Vaginismus is a condition that affects millions of people, yet can all too often feel completely isolating for women and their partners. The silence that surrounds this issue quite often leads to distress and feelings of helplessness. With a combination of vaginismus exercises and pelvic floor therapy, you can overcome vaginismus and get back to enjoying your sex life.
Vaginismus is where the vaginal muscles around the opening involuntarily retract. This automatic action is not intended and quite often the woman doesn’t want it to happen! The penetration in question could be anything from a tampon to vaginal penetration - a lot of partners describe it as hitting a wall. This spasm or tightening is usually a response to the anticipation of pain and usually stems from converging issues such as vaginal pain, performance anxiety, hypertonic pelvic floor, and problems with penetration.
Women with vaginismus benefit from a range of treatments and exercises that can help reduce the pain and make sexual intercourse more enjoyable in no time. However, everyone is built differently and for some these exercises may work in a mere few weeks whilst for others it could be years until they see the benefits. Everyone’s path to healing is different and it is important not to put too much pressure on yourself with your expectations.
It is important to go to your GP, sexual health clinic or gynecologist to be assessed with a pelvic exam and form a specific treatment plan - but to get you started these vaginismus exercises can help and are easy to do at home.
Vaginismus exercises and how to do them at home
Pelvic floor breathing
The relationship between your pelvic floor and your breathing is really important - and breath control is essential in maintaining a healthy pelvic floor and treating persistent pain such as vaginismus. This exercise can help you focus upon your vaginismus and train your body to relax in situations it is perceiving as stressful.
How to practice pelvic floor breathing:
- Lie down on your back with a pillow under your head, knees bent and feet flat on the floor. This position can help aid you in relaxation.
- Breathe in deeply through the nose and feel your stomach rise. Place your hands on your stomach to feel your stomach rise wait 4-5 seconds to keep your shoulders relaxed and your ribcage soft.
- Consciously relax your tummy downward and relax your pelvic floor muscles from front to back as if you are passing urine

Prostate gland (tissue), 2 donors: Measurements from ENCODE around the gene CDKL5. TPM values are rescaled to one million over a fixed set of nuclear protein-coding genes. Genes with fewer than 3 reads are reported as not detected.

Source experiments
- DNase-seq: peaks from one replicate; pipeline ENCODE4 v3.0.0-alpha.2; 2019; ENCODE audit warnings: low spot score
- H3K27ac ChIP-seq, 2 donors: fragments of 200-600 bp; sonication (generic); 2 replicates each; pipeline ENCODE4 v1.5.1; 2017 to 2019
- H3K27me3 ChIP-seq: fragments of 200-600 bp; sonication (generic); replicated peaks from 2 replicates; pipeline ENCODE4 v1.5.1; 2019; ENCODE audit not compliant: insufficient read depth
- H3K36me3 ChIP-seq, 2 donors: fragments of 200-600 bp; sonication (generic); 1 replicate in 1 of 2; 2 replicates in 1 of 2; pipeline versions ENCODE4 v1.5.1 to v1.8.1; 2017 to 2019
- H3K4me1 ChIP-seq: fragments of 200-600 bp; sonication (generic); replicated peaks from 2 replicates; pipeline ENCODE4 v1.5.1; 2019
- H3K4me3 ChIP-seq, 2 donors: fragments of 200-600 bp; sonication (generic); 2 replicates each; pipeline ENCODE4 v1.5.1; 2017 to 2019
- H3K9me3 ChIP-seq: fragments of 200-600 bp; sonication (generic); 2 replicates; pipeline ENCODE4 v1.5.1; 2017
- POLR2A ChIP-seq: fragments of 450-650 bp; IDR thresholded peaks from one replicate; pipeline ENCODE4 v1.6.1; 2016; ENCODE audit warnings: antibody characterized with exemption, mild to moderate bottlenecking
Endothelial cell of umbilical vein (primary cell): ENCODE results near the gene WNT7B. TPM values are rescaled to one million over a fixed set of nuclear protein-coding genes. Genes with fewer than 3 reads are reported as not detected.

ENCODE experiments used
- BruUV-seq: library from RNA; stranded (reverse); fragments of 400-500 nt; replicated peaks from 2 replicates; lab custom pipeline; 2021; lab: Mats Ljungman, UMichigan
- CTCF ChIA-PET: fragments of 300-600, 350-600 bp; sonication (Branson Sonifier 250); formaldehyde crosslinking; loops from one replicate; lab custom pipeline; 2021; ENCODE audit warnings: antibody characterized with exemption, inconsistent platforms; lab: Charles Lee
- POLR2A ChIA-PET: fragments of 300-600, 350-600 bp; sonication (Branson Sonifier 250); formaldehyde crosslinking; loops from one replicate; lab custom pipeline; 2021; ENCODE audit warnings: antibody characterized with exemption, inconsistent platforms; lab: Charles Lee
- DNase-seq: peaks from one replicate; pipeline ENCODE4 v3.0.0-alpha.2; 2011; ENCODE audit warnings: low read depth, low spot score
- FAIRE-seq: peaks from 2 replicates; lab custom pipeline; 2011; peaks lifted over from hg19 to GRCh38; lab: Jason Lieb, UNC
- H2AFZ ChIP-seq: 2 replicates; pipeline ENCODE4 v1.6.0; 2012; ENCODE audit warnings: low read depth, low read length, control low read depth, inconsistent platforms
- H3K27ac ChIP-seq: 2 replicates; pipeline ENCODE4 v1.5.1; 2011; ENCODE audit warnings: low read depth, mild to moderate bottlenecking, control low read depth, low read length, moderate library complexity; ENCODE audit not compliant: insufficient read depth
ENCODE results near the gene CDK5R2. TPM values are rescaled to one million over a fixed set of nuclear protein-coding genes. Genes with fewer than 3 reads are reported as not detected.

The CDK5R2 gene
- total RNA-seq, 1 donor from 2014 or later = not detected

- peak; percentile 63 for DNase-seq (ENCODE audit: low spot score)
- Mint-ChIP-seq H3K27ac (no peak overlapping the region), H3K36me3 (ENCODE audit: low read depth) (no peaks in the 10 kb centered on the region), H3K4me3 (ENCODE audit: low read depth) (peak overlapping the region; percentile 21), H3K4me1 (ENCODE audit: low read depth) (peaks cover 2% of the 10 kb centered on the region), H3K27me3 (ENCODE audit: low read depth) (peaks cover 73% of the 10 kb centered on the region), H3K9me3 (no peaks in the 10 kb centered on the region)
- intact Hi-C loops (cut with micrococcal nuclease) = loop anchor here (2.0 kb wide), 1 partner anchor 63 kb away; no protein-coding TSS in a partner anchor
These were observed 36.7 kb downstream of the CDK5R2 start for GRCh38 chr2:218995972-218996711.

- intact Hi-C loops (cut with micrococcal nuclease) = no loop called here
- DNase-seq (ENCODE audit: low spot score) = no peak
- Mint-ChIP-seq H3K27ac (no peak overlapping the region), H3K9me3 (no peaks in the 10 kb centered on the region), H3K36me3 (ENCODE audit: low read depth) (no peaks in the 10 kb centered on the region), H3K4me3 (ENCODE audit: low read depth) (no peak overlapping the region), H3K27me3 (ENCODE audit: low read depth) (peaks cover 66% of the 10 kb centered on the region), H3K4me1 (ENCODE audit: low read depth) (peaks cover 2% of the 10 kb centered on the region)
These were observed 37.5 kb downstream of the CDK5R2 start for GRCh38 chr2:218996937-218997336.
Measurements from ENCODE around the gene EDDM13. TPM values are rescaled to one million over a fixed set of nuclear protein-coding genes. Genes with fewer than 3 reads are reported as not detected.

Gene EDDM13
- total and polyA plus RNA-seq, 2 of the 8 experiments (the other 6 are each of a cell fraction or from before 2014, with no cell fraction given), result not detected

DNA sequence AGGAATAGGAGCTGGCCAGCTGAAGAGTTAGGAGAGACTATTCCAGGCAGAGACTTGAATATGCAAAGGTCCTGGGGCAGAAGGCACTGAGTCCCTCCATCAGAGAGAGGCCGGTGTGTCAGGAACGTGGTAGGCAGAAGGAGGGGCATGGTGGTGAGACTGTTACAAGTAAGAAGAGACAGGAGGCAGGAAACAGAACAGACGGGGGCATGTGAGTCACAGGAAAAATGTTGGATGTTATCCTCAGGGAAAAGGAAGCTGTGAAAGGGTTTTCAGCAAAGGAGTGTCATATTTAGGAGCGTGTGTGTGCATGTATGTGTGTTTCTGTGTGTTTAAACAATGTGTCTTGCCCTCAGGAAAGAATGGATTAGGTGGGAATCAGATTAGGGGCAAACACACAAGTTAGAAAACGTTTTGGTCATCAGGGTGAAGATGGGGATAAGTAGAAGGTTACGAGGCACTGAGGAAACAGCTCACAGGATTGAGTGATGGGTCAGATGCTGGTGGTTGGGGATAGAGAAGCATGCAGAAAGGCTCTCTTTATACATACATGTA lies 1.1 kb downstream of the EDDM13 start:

- Then sigh the breath out slowly
Pelvic floor drop
This technique has also been coined ‘reverse Kegels’ and gives you the ability to relax the muscles, the feeling is similar to that of relief when you have reached the bathroom. It is all about visualizing the muscles moving.
- Contract the pelvic floor to feel what tightening the muscles feels like, now relax and let that tension go.
- Now try gently tip your pubic bone toward the ceiling and move your tailbone closer to the surface you are laid on.
- Be patient, as this takes some time. Eventually, once you have mastered relaxing your pelvic floor, you can check in regularly to release any tension being held.
The piriformis muscle is located in the buttocks near the top of the hip joint, stretching this joint can help open up your pelvis and relax your muscles.
- Begin by laying on your back
- Cross your right ankle over your left knee and press your right knee away from you
- For an added stretch lift the left foot off the ground and draw your knee closer
A beginner’s yoga position that involves spreading your knees wide on your mat then letting your belly rest between your thighs and your forehead on the floor. This stretches the thighs and helps relax the body.
This is a yoga position where you lie on your back and bring your knees to your chest, stretching your legs outward and holding your feet. Breath in deeply whilst doing this yoga position - the gentle stretch and relaxation technique can help open up the hips.
Keep your spine straight and your shoulders down, then quite simply squat and hold it as close to the floor as possible. This opens up your hips forcing you to relax your pelvic floor muscles.
These are a great start but make sure you see a medical professional for a specific treatment plan.